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[3]
Wetherby Bridge and Weir (Wetherby)
Colour image17th March 2005. Image looks over the weir crossing the River Wharfe towards Wetherby Bridge. On the left is the water wheel belonging to the Old Mill, now repositioned as a feature. It was erected here by Persimmon Homes in 1993 as part of their conversion of the Old Mill to luxury apartments.
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[4]
A young boy models a sailor suit for the clothing manufacturer's John Barran & Sons. (City Centre)
Black & White imageC1891. A little boy dressed in a Sailor Suit poses for the camera for the firm of clothing manufacturer's John Barran & Sons. The trade in ready-to-wear tailoring for boys was an important part of the business at this time. The Sailor Suit was popular but there was also a demand for fancy dress and these were exported to Canada, Austrailia, New Zealand, South Africa, South America and the Continent. The boy in this image is is Herbert, whose father was a Machine Smith employed by Barran's, name of Arthur Giles. The Giles family are listed on the 1891 Census as living at number 1 Stratford Street in Hunslet. John Barran began his career in Leeds at the age of 22 with a small shop at number 30 Bridge End South. By 1851 he had moved to number 1 Briggate but his recognition of the potential of the new American invention of the sewing machine led him to opening a factory in Alfred Street. The business really took off when he worked with the firm of Greenwood and Batley to produce the band knife for bulk pattern cutting. The rapid expansion of the ready-to-wear business for Barran's in Leeds meant several moves. By the time the new warehouse in Chorley Lane opened in 1904, which adjoined the factory of 1888 in Hanover Lane, 3,000 people were in the employment of John Barran & Sons.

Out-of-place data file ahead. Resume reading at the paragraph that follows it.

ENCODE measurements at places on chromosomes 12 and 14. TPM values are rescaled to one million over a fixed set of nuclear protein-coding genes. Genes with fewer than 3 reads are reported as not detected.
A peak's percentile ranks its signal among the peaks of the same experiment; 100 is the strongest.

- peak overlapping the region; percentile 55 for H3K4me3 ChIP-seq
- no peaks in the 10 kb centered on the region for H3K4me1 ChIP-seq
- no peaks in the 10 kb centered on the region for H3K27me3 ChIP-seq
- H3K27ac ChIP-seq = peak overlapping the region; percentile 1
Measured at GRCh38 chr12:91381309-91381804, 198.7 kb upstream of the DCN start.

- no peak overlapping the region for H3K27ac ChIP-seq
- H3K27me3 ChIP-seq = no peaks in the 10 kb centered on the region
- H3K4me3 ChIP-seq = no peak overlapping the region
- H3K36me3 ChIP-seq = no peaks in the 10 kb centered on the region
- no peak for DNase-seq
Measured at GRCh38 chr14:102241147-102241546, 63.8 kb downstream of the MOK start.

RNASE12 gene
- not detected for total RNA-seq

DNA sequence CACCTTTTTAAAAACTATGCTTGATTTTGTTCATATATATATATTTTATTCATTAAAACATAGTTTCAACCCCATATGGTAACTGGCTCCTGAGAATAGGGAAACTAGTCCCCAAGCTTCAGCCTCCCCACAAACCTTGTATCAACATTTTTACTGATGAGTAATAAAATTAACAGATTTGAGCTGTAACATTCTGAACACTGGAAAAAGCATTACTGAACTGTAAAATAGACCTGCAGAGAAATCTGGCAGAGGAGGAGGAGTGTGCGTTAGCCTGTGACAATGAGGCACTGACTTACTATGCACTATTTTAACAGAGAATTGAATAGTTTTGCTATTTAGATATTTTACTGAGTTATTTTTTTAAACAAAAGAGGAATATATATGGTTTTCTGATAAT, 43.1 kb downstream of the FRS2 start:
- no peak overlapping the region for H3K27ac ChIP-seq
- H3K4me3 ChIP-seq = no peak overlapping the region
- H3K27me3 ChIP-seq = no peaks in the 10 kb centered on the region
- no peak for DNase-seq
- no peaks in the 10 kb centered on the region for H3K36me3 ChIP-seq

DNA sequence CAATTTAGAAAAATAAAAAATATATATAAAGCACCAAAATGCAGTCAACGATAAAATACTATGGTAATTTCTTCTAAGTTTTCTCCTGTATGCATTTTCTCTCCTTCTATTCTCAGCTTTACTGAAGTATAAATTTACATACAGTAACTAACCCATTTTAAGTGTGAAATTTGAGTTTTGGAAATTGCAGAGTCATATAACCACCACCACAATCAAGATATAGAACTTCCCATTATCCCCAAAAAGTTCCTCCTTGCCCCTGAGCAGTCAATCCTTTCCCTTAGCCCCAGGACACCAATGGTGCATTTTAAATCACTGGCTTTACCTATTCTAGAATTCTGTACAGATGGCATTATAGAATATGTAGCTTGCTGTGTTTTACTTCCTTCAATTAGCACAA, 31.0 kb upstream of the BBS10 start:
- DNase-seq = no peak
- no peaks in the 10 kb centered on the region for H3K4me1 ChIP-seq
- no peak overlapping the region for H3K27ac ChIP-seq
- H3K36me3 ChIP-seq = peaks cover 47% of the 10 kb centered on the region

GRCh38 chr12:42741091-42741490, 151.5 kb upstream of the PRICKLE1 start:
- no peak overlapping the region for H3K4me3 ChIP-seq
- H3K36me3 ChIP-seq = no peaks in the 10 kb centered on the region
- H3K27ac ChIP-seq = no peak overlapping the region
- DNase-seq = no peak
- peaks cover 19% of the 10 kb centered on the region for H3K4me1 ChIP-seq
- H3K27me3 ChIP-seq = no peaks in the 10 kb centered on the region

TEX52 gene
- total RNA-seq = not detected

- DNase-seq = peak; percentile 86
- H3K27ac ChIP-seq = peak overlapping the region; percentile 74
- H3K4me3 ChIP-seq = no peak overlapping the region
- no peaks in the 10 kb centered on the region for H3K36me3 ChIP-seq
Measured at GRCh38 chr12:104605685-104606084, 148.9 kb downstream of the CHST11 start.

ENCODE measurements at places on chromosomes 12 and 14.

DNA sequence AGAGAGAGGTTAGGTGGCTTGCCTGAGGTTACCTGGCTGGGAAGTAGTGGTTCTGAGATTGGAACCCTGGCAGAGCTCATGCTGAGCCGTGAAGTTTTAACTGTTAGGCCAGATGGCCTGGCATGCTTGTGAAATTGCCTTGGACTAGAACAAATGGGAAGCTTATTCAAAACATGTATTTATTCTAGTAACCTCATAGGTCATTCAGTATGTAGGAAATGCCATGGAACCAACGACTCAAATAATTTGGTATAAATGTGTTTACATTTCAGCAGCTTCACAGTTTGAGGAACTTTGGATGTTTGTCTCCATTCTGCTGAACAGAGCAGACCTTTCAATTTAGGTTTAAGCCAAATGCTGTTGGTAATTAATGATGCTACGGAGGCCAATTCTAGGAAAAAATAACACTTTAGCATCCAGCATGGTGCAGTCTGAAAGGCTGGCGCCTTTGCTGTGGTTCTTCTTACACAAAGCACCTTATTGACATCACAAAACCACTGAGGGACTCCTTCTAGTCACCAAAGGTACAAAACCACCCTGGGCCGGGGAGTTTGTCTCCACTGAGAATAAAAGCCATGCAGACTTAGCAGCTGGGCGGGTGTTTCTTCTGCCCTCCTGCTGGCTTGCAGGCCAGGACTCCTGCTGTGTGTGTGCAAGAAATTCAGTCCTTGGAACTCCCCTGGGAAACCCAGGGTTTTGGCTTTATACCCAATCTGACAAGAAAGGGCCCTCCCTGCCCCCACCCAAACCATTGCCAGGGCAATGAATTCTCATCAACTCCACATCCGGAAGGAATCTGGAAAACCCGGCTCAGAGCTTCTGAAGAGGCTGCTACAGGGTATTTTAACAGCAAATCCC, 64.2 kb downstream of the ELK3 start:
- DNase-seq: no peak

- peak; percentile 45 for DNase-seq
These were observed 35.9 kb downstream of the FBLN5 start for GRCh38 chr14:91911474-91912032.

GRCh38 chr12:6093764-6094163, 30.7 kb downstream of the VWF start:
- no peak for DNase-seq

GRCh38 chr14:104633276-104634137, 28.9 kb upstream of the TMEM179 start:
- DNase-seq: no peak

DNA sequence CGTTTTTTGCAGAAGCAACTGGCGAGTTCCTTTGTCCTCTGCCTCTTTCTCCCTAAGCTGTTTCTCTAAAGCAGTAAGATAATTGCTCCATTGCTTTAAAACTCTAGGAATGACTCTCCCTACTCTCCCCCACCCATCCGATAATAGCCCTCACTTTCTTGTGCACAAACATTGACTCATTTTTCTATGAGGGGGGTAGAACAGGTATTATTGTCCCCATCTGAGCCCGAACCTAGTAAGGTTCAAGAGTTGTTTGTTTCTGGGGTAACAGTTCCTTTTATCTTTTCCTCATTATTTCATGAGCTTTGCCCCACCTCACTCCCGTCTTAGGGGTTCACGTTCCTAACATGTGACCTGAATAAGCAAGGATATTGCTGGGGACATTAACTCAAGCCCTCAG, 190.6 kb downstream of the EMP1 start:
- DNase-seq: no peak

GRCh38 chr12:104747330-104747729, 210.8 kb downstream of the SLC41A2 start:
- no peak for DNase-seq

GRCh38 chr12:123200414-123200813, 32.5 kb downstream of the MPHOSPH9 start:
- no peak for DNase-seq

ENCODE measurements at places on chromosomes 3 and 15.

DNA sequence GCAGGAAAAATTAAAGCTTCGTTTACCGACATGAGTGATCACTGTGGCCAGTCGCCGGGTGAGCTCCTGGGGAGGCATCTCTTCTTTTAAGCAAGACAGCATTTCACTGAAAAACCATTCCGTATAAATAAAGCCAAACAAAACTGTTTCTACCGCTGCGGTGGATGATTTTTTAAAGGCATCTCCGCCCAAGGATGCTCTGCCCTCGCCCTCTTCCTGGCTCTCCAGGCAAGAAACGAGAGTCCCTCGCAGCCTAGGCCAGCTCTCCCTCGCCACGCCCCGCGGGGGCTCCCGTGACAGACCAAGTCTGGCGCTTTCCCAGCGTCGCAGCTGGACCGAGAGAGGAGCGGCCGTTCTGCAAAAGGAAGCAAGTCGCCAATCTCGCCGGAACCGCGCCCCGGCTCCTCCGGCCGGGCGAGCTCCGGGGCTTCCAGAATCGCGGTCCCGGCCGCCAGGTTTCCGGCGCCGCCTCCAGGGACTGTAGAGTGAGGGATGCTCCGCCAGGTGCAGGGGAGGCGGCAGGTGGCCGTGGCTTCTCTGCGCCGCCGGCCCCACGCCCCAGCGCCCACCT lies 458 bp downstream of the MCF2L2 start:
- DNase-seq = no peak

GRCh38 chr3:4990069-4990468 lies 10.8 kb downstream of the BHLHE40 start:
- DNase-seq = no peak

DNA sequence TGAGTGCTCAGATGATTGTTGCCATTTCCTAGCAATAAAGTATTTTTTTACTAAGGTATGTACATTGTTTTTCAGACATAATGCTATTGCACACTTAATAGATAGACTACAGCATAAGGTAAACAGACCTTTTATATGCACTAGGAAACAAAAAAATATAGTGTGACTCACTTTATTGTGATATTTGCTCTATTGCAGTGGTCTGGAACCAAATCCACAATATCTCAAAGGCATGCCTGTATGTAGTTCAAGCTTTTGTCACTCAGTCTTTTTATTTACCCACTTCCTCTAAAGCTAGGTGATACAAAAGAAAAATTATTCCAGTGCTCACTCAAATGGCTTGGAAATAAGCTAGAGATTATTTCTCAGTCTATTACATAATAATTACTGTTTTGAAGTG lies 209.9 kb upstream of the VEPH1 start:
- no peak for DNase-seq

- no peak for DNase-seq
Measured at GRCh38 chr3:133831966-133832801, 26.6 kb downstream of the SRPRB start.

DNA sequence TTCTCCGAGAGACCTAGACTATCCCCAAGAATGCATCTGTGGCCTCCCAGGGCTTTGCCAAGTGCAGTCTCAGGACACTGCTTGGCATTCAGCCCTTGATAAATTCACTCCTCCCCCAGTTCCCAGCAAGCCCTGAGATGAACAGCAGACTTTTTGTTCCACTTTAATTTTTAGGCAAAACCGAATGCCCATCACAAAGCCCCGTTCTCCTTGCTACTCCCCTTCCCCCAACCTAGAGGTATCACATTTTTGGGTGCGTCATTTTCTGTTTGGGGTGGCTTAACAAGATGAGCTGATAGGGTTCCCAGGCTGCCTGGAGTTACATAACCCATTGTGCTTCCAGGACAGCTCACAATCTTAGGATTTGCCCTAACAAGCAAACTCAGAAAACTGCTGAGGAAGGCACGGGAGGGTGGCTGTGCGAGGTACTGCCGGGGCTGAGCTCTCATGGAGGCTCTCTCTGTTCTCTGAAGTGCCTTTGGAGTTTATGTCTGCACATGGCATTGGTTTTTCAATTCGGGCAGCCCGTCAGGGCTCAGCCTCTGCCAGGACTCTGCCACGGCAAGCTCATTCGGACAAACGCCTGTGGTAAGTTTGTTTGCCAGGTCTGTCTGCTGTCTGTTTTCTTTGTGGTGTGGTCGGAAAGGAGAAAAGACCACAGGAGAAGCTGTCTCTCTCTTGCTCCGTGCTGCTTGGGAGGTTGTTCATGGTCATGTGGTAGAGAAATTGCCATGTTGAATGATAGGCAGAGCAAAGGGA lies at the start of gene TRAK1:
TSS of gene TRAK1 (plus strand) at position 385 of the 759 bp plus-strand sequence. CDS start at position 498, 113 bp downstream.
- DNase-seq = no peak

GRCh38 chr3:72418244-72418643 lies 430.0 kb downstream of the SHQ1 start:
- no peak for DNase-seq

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[5]
A.R.P. Rescue Centre, group portrait of the rescue team (Killingbeck)
Black & White image1940. Group portrait showing some of the members of the rescue team at the A.R.P. Rescue Centre in Selby Road. In charge of the unit is William Noel Slee who can be seen standing at the extreme left of the back row, wearing a white shirt and dark tie. Any other identifications are welcomed. The men were trained and equipped to respond to the aftermath of bombing raids during World War 2 and to rescue and evacuate casualties. Their work covered Leeds and surrounding areas but the unit was also called out to York and was in demand following the heavy bombing raids suffered by the population of Hull. The centre occupied a range of single storey buildings at the junction of Selby Road and the A.64. Although the buildings are now demolished the foundations remain. The road is now called Killingbeck Bridge.